Part 3 of the Domestic and Family Violence Protection Act 2012, creates a regime by which a person – called an ‘aggrieved’ – can be offered protection by a Magistrate making an order called a Domestic Violence Protection Order (DVO). An aggrieved can make an application themselves, they can authorise someone else to do it or a Police officer can do it on their behalf (and, sometimes, they will even do so against the wishes of the aggrieved).
A person from whom the aggrieved is seeking protection is called ‘the respondent’.
The application process
To obtain a DVO, a person (normally the aggrieved or a police officer) must fill out a form, called an application for a protection order and file it with the Magistrates Court which is the closest to them. The application form can be obtained from a courthouse, most police stations, the Queensland Courts website and it can also be completed online.
Once the application is filed, the Court registry will allocate a date for the application to first be considered by a Magistrate. The applicant must then serve a copy of the application on the respondent including the date that has been set for the first hearing.
It is always advisable to have a police officer serve the application on the respondent – an aggrieved should not attempt service themselves. If the police refuse to assist in serving the application, the applicant should hire a process server to perform that task.
How a DVO is made
Temporary and ‘permanent’ orders
At the first court hearing, assuming the respondent has been served and attends court, the Magistrate can either make a temporary protection order or they can make an order permanently (meaning for an operational period of 5 years).
What happens at the first court date for an application for a DVO is set out in the relevant tabs below.
A DVO, whether it is temporary or permanent must contain the following mandatory condition (called a ‘standard condition’ in the legislation):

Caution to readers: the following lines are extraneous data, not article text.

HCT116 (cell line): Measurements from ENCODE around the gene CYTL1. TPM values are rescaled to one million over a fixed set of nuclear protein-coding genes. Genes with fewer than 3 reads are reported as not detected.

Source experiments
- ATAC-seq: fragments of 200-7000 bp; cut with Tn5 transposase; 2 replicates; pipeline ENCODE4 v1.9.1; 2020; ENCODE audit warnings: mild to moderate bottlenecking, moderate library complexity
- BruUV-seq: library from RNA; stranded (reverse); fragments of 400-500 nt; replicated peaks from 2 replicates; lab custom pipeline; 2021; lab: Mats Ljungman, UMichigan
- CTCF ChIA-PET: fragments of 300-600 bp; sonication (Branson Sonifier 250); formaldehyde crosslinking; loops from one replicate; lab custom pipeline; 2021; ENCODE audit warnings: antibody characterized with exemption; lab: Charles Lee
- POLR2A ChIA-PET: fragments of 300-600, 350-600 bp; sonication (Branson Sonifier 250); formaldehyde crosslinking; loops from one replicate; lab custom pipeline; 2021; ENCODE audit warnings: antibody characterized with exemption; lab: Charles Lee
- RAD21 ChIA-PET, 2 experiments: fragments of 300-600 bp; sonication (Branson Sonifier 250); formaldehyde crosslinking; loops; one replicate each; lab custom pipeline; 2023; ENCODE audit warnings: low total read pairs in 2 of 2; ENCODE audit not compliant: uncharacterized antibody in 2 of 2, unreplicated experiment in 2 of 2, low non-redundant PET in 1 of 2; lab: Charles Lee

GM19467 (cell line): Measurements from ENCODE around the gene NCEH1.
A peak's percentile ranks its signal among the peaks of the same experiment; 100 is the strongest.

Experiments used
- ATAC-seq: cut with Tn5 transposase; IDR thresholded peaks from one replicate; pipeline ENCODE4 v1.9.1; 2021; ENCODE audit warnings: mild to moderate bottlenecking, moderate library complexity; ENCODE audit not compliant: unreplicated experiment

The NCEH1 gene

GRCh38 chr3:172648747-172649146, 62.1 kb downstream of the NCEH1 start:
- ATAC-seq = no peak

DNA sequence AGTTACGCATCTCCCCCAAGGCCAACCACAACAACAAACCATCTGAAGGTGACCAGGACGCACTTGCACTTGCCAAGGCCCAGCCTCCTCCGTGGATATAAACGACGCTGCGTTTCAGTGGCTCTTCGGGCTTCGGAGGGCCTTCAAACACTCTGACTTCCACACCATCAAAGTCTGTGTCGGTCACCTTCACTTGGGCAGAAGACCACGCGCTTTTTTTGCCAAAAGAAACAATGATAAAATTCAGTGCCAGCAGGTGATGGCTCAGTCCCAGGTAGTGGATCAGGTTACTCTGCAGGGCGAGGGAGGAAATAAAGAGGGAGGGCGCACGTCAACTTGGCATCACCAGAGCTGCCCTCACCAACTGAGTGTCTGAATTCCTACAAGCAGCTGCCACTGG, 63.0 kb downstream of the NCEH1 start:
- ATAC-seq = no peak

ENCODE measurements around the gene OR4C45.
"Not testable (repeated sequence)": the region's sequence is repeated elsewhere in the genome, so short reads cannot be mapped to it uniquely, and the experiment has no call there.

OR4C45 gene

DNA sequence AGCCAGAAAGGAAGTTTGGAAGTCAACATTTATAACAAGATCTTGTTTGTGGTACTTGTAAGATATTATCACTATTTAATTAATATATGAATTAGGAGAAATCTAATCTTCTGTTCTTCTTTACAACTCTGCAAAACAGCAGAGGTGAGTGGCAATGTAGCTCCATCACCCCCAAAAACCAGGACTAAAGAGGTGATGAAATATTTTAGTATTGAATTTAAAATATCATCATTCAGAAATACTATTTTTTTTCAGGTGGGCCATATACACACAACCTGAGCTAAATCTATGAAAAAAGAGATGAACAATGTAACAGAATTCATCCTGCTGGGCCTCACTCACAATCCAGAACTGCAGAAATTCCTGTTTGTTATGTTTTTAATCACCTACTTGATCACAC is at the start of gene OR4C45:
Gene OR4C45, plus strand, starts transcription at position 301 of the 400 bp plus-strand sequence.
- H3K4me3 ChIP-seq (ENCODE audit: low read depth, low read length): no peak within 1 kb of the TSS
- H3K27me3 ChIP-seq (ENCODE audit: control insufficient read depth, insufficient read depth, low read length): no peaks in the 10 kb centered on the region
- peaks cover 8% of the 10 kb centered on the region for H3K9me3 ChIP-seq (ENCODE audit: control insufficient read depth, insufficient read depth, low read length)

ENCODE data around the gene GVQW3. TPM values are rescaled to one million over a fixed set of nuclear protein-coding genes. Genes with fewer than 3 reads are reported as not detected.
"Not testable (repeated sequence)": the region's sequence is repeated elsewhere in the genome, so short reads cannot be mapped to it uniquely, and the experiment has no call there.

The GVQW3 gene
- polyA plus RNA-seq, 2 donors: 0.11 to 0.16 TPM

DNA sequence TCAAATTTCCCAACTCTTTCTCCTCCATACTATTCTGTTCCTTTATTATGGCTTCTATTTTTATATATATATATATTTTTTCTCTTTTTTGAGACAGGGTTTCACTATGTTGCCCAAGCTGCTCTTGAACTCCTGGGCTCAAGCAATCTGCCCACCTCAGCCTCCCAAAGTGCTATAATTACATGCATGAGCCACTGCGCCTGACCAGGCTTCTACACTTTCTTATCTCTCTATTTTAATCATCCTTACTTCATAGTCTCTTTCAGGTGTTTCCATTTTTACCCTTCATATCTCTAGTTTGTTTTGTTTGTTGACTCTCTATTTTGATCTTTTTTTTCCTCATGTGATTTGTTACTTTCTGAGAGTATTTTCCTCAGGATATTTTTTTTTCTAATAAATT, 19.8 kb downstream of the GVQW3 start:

“That the respondent must be of good behaviour toward the aggrieved, and not commit domestic violence against the aggrieved”
If there are other people named in the order (for example relatives or children) the same mandatory good behaviour condition must be made in relation to each of them.
In addition to this mandatory condition there are a range of additional conditions that an aggrieved person can seek for their own protection, or that a Magistrate can unilaterally impose if they think it necessary to do so. Some particularly onerous examples of these extra conditions are:
An Ouster condition, which requires the respondent to move out of their residence within a specified period of time (usually between 1 and 2 weeks).
A non-contact condition, which prohibits a respondent from contacting or attempting to contact the aggrieved or, often times, a named person (like their children and/or relatives).
A non-approach condition, which prohibits a respondent from being physically near (for example within 100m of) anywhere the aggrieved lives, works or is.
If you would like to know more about DVO’s in Queensland choose any of the tabs below for more information for respondents and for aggrieved persons.